Women's mental health has been linked to oppression and to oppressive practices in health care. Feminist approaches to health care delivery and research have been suggested as a remedy for the subtle and overt oppression faced by women, and many nurses have used feminist principles to conduct and report their research and to critique existing studies. Though nursing authors have identified useful feminist guides for conducting and reporting research, few examples of the practice of feminist critiques of research are available in the nursing literature. This analysis synthesizes and adapts feminist principles from nursing literature and presents a feminist model to review selected nursing research reports of women with human immunodeficiency virus (HIV). A convenience sample of eight articles from nursing journals was examined for statements or implications that the author(s) (a) perceived the purposes of the study as benefiting women, (b) demonstrated an awareness of the structures and policies that oppress women, (c) were sensitive to issues of diversity, (d) were committed to social change, and (e) recognized the female participants' strengths. The selected articles were found to meet many of the feminist criteria, although these principles were not always explicitly addressed in the articles.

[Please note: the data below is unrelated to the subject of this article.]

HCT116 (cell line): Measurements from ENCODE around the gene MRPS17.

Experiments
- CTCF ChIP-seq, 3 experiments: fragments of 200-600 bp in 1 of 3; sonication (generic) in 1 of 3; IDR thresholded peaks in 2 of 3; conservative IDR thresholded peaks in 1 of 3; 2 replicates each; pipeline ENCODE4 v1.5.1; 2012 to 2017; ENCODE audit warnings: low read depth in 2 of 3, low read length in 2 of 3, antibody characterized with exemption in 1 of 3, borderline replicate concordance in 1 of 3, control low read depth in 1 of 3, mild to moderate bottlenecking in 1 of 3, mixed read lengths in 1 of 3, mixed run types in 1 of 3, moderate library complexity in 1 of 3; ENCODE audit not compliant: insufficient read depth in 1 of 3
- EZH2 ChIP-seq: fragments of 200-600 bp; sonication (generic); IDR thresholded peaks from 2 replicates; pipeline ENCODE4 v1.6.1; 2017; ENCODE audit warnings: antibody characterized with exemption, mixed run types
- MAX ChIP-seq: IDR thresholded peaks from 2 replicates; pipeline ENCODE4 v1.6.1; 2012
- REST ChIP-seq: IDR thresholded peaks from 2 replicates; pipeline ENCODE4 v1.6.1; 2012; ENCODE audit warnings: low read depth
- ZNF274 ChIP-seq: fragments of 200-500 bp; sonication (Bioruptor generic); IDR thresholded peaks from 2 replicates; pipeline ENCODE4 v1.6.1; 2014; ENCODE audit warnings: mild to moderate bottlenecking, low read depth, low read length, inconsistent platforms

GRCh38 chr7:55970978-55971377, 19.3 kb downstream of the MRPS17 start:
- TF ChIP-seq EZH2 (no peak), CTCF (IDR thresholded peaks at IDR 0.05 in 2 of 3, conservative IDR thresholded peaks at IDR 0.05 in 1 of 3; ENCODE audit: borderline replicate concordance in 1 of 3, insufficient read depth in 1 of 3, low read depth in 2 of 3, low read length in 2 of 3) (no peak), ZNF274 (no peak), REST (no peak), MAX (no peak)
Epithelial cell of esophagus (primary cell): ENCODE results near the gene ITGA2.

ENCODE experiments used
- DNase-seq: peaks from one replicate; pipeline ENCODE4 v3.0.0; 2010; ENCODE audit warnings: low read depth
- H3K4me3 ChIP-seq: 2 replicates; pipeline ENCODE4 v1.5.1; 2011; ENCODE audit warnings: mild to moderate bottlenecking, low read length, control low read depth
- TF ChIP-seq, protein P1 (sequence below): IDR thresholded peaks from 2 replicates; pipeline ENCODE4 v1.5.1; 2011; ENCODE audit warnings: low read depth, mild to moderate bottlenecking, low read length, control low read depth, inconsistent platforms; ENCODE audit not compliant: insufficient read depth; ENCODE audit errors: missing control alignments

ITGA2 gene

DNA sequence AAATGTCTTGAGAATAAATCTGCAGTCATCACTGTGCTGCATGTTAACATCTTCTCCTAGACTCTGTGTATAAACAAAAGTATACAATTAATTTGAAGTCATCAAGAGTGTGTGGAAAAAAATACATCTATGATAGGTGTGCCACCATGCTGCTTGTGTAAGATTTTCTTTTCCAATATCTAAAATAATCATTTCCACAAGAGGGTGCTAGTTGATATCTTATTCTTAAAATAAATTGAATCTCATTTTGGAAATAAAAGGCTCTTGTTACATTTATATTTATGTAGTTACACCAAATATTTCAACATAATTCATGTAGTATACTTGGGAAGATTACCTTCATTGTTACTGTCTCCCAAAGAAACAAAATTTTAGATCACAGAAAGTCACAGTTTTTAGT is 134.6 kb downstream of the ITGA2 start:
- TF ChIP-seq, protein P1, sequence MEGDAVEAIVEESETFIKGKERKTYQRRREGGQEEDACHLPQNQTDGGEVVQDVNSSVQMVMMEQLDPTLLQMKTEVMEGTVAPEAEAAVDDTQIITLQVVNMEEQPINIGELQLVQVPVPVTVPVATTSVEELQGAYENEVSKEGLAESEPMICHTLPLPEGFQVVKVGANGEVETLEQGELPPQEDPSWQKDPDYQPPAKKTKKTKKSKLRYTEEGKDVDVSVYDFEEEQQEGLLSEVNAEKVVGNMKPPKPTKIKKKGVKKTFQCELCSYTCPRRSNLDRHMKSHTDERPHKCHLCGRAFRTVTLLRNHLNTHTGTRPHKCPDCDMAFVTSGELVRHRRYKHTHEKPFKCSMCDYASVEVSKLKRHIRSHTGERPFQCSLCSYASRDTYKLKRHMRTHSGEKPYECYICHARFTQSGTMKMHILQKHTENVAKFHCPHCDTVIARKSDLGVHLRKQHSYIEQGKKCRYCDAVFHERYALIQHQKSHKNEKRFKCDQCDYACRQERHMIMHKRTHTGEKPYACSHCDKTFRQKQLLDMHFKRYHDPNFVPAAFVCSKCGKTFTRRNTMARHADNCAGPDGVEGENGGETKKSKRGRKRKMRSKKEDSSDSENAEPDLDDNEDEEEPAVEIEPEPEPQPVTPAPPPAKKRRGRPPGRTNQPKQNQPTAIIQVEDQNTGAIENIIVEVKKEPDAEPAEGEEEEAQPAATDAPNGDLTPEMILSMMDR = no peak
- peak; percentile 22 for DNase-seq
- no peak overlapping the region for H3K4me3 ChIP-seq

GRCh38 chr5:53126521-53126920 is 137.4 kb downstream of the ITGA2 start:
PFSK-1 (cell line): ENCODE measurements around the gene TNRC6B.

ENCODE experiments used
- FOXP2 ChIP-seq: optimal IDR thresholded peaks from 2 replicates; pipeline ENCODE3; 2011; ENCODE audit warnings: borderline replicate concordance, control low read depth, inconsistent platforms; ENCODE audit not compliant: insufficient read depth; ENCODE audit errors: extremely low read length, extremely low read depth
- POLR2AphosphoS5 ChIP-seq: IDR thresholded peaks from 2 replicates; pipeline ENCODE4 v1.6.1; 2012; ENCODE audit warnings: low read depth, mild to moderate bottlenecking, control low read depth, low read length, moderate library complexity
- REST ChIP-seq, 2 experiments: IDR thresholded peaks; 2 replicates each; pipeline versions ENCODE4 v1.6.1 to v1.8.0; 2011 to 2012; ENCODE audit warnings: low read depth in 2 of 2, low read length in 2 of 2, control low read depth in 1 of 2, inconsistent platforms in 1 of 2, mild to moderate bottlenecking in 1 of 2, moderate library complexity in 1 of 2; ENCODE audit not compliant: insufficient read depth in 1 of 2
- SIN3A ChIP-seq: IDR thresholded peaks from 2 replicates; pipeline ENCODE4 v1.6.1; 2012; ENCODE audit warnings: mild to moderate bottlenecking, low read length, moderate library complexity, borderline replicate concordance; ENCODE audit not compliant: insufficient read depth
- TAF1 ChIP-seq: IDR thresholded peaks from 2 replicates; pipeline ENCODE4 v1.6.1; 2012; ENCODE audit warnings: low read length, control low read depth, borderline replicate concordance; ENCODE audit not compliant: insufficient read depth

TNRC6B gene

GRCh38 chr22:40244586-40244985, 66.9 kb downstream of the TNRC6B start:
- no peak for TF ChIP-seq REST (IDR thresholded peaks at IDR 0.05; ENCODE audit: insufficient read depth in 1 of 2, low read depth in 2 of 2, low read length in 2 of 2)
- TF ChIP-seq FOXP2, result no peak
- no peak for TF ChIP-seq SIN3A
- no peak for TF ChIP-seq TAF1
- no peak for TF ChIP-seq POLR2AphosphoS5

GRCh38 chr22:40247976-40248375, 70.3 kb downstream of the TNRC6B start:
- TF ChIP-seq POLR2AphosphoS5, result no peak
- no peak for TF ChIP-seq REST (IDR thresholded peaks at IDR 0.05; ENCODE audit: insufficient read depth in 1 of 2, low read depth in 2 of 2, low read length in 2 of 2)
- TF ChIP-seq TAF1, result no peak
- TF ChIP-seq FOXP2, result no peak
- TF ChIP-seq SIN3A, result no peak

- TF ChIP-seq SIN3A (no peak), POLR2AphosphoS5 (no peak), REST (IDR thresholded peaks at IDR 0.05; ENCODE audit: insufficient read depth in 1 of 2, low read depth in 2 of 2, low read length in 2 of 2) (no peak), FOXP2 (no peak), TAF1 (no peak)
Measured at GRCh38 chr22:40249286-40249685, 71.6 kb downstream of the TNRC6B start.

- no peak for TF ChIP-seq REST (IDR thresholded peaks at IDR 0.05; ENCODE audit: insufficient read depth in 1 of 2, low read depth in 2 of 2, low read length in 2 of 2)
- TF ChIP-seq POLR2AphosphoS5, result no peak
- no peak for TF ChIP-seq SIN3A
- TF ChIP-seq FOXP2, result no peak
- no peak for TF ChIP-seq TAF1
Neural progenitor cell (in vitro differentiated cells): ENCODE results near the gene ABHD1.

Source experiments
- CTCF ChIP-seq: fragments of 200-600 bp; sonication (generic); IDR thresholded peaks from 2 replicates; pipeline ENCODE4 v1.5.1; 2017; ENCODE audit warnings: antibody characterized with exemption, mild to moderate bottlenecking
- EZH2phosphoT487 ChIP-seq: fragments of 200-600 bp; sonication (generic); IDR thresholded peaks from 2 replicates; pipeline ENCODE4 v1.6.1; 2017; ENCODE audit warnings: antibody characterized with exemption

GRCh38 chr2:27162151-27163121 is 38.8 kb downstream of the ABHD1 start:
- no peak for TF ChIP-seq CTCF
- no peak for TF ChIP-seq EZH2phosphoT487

ASJC Scopus subject areas
- Phychiatric Mental Health